As retailers face a surge in organized retail crime, Home Depot is fighting back with new tech. The home-improvement retailer will use Bluetooth technology to prevent criminals from reselling stolen goods.
The store will use Bluetooth-enabled technology to enable customers to validate the purchases of major power tool brands such as DeWalt and Milwaukee.
Once the tool is paid for, the store will activate the tool with Bluetooth tech, which will then be ready for use. The home improvement chain is implementing the new policy at “select locations” in the United States, presumably those plagued with retail crime. (Story continues below.)
‘Organized’ Retail Crime a Growing Problem
Organized retail crime is a serious problem for a growing number of businesses, including the nation’s largest home-improvement retailer. Individuals or groups are known to walk into a store, grab stacks of power tools and head straight for the exit.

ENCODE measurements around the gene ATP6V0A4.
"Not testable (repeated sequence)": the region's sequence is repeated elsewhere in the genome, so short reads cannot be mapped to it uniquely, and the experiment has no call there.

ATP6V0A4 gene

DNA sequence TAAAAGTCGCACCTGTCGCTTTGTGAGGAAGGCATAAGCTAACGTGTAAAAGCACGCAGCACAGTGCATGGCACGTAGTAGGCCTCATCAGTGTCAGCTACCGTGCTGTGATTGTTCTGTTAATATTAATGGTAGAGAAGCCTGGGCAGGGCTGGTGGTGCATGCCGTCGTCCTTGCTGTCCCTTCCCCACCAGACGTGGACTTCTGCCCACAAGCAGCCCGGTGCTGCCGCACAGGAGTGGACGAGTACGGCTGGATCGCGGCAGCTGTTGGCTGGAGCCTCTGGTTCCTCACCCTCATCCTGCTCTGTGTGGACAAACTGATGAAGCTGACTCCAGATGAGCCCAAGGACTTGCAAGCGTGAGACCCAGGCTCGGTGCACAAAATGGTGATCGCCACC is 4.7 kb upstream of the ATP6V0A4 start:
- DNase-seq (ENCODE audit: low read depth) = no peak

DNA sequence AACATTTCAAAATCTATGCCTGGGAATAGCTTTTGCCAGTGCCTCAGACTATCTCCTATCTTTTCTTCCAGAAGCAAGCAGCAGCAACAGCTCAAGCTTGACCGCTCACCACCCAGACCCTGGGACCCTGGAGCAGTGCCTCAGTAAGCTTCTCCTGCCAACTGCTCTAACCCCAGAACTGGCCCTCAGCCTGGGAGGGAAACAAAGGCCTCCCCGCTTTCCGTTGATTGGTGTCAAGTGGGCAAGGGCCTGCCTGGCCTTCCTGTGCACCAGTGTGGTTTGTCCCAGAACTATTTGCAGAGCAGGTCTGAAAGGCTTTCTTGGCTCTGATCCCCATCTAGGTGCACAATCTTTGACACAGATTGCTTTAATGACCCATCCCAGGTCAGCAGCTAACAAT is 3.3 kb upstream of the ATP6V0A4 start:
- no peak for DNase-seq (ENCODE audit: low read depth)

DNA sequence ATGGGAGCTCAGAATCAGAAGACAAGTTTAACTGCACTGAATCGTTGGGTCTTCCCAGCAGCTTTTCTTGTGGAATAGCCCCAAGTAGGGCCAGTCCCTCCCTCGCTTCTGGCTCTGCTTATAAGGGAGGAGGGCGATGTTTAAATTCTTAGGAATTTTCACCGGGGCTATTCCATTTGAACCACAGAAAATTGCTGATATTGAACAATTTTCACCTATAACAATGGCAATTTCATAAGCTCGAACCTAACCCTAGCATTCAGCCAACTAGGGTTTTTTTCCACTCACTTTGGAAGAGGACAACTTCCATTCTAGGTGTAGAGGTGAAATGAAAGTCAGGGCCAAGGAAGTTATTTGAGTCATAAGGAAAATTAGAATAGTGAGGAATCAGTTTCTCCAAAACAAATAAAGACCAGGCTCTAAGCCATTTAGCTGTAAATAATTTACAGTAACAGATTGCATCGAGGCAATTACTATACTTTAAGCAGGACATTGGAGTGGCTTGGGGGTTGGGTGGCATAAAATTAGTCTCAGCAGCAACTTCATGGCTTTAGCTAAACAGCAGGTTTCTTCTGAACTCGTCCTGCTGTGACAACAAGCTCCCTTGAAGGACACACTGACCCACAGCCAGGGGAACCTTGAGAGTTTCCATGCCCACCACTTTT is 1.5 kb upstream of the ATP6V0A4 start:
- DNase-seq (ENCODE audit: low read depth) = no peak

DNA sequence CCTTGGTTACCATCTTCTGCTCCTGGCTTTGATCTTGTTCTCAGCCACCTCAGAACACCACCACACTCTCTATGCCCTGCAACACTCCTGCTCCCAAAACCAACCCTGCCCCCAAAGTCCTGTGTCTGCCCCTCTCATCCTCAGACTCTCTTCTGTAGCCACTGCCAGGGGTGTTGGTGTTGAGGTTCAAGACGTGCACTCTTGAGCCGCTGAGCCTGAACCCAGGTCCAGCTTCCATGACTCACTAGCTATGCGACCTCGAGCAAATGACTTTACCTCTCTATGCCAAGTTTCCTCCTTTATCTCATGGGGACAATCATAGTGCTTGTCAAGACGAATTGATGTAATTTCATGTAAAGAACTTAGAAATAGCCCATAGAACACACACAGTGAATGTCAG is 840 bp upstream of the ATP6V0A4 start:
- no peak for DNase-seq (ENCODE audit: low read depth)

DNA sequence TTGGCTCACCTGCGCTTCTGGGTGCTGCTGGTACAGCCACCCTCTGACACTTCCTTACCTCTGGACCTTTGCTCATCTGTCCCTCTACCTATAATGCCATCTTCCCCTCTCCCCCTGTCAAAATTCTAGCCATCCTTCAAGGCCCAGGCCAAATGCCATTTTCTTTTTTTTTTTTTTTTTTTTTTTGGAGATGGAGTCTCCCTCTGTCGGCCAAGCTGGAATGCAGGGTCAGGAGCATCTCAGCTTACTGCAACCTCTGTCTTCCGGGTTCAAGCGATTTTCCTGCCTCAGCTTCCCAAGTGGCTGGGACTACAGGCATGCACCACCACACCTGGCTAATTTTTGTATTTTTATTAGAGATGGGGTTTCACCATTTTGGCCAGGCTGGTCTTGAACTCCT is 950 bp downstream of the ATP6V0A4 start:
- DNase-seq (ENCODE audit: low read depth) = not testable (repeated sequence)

This is more than just shoplifting. The goods are usually not stolen for personal use. Instead, they are resold for cash.
The criminals can net thousands of dollars from just one run at the store. In May, two suspects were charged with stealing merchandise worth over $10,000 from three Home Depot stores.
The problem is compounded by the so-called “policing reforms” in cities such as San Francisco, where the police don’t prosecute retail theft.
“The answer really lies, I think partially, with the district attorney and the fact that he’s made it clear he will not prosecute many of these crimes,” said President of the California Retailers Association Rachel Michelin.
“When people hear that, they look at San Francisco and think they can commit these crimes and there will not be any consequences for their behavior,” she continued.
Stores Seek Creative Solutions
But, until law enforcement and states take the issue seriously, retailers remain at risk. As such, Home Depot may be a model for the future. Goods may not become “accessible” until they’re paid for in full.